Rain barrels save water, but filters are needed

For newer gardeners, cool, gray maritime summers can tempt a person to skimp on watering. Surely it’s about to rain, right? Unfortunately, summer rain is often drizzle, enough to dampen the dust but rarely enough to satisfy the needs of our plants. Remember, although Washington is no longer in a state of extreme drought, we’ve been in drought for several years and still are, despite the rainy spring.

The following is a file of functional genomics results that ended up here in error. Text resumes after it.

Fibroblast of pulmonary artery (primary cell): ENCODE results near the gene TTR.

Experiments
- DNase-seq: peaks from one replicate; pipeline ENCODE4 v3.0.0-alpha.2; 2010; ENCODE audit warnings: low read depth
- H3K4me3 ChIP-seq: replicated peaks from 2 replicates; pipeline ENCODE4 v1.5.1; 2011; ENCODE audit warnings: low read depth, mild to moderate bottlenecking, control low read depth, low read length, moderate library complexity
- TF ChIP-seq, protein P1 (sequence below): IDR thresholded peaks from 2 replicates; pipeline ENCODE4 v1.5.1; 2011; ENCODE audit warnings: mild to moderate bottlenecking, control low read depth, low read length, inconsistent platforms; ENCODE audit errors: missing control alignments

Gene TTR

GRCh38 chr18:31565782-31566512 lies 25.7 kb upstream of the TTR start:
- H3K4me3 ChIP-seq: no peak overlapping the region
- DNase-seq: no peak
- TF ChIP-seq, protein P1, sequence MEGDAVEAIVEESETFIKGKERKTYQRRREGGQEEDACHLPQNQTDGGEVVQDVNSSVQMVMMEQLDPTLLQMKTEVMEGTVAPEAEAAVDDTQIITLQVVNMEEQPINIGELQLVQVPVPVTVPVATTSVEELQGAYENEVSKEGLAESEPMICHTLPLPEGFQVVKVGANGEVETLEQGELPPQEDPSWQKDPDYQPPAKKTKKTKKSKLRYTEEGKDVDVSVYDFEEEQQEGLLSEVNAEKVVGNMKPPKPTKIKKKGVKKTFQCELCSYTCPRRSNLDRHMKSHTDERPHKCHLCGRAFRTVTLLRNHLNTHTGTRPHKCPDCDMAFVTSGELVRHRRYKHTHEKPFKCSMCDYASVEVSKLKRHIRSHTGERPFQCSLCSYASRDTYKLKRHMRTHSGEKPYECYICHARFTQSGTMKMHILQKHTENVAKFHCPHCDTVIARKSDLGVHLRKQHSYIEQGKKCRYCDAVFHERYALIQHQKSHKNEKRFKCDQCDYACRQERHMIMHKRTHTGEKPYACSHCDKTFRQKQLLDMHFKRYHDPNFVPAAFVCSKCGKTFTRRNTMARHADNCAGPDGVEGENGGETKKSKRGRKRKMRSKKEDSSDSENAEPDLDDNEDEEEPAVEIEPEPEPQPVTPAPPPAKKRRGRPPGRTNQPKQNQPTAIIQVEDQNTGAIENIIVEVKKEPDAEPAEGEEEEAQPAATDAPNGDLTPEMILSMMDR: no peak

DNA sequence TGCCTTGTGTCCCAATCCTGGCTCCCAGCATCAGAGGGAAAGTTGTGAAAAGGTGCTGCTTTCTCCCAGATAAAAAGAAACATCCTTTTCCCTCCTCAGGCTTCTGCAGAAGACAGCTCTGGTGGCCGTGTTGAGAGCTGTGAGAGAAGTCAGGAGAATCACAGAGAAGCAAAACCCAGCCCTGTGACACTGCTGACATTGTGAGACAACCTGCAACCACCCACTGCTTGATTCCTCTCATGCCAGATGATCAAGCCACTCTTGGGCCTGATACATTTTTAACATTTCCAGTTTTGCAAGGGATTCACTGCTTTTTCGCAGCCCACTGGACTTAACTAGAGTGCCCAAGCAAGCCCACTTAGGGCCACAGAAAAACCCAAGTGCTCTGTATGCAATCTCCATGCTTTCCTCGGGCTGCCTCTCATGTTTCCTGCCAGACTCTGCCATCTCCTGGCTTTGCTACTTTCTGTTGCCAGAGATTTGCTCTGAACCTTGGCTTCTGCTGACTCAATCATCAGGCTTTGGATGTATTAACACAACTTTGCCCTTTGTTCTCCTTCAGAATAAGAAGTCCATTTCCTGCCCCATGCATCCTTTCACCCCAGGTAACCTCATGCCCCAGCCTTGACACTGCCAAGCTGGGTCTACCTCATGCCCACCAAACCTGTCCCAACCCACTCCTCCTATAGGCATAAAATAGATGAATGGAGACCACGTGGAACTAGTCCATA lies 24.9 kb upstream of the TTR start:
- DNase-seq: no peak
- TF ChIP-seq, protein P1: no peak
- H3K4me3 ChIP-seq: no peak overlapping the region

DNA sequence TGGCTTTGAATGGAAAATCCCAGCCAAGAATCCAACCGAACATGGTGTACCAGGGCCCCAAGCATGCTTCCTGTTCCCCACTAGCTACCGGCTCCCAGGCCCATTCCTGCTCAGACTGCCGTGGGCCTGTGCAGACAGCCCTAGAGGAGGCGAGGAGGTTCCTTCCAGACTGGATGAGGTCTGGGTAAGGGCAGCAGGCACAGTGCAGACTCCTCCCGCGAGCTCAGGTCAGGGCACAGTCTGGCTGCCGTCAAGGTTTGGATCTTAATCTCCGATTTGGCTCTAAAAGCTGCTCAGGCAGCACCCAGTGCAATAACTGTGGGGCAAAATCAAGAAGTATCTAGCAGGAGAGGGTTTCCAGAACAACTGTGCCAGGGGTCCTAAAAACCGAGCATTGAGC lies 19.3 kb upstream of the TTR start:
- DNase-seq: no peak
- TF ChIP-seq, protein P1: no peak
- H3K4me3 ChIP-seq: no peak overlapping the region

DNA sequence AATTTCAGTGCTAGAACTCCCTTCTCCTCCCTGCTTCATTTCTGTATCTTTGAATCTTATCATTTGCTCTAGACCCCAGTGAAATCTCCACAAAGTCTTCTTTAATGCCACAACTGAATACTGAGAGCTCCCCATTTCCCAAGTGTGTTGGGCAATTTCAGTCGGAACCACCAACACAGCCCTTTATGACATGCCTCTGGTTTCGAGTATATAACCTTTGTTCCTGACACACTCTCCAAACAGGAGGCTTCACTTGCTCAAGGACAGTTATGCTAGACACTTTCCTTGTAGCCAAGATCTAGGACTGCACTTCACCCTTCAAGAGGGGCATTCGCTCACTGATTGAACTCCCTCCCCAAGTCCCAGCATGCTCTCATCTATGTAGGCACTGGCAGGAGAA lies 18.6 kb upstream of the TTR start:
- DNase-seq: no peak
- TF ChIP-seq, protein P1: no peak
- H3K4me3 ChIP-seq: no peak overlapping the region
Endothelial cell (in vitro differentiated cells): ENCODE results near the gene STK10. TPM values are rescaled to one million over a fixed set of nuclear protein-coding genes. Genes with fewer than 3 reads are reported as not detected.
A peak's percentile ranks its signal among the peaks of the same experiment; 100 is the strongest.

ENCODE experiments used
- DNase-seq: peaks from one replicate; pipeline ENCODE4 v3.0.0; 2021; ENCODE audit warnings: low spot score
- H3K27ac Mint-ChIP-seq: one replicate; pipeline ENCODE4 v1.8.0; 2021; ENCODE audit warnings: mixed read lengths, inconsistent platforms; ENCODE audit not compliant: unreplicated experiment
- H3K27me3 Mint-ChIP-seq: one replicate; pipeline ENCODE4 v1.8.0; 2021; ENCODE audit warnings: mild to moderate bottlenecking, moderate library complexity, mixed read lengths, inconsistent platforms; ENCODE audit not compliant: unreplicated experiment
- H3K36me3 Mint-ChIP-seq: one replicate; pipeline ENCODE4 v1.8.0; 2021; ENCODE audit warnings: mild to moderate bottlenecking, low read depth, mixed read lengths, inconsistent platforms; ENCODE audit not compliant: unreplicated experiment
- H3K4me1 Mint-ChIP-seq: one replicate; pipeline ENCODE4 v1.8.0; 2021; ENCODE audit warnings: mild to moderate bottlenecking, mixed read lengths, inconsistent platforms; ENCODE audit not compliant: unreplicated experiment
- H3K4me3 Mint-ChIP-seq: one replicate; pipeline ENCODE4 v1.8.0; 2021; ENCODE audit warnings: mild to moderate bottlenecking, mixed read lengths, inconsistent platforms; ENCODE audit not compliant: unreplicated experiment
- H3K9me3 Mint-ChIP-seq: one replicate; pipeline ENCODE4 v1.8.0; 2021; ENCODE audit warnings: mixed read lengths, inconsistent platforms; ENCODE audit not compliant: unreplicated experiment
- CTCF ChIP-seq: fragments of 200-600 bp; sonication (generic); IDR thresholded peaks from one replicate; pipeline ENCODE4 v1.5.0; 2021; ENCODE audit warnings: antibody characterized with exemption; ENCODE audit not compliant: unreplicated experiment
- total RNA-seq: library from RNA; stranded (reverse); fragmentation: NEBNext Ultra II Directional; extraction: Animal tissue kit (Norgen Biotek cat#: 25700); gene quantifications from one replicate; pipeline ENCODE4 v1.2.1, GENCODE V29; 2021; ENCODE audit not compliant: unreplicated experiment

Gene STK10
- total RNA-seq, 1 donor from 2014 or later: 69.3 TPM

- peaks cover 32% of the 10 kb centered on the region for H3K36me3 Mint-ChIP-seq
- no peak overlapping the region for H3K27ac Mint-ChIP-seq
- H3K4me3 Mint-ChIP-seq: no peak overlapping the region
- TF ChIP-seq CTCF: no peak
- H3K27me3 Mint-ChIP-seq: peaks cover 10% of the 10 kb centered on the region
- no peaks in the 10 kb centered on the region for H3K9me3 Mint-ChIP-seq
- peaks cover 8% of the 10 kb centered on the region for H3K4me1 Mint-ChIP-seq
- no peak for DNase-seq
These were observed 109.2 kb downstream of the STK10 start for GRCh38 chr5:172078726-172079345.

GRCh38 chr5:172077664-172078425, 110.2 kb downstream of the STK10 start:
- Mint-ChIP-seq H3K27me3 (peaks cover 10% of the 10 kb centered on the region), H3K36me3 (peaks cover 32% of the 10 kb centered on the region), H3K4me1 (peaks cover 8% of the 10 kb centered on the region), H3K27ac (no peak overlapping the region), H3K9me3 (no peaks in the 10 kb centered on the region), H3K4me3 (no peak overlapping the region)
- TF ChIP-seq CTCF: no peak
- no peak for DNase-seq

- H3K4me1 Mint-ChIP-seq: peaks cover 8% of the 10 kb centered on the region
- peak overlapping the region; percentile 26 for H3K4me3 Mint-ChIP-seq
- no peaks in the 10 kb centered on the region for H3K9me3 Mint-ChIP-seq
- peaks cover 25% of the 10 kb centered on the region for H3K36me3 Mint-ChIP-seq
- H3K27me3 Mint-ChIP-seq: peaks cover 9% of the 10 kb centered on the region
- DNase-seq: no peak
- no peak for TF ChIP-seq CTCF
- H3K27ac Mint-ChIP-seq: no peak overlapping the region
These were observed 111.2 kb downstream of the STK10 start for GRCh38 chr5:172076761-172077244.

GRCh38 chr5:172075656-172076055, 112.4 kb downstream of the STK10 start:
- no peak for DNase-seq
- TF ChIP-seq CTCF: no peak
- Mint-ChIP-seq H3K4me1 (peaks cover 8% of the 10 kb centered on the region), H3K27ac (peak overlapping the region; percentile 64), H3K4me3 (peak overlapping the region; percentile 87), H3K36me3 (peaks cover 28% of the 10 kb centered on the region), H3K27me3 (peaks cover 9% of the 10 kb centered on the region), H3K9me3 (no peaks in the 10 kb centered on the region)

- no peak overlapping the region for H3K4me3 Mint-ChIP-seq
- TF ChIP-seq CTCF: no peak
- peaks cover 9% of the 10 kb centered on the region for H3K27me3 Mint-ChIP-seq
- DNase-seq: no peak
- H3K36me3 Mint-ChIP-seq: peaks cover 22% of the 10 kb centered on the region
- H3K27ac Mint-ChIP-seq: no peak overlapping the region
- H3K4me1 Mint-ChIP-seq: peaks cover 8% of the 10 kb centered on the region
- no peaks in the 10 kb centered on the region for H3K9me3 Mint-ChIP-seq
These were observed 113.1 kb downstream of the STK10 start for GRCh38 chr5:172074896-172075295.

As a rule, unless your garden has enjoyed at least an inch of free rainwater every week, both edible and ornamental plants in active growth really DO need to be watered. One good way to reduce water use is to layer beds and borders with compost and a loose, airy topdressing such as medium-grind wood chips (NOT bark). Too ugly? By early summer, you shouldn’t be able to see the ground between plants so the chips will barely show, if at all. That combination helps soil retain moisture and reduces evaporation loss on warm and/or windy days.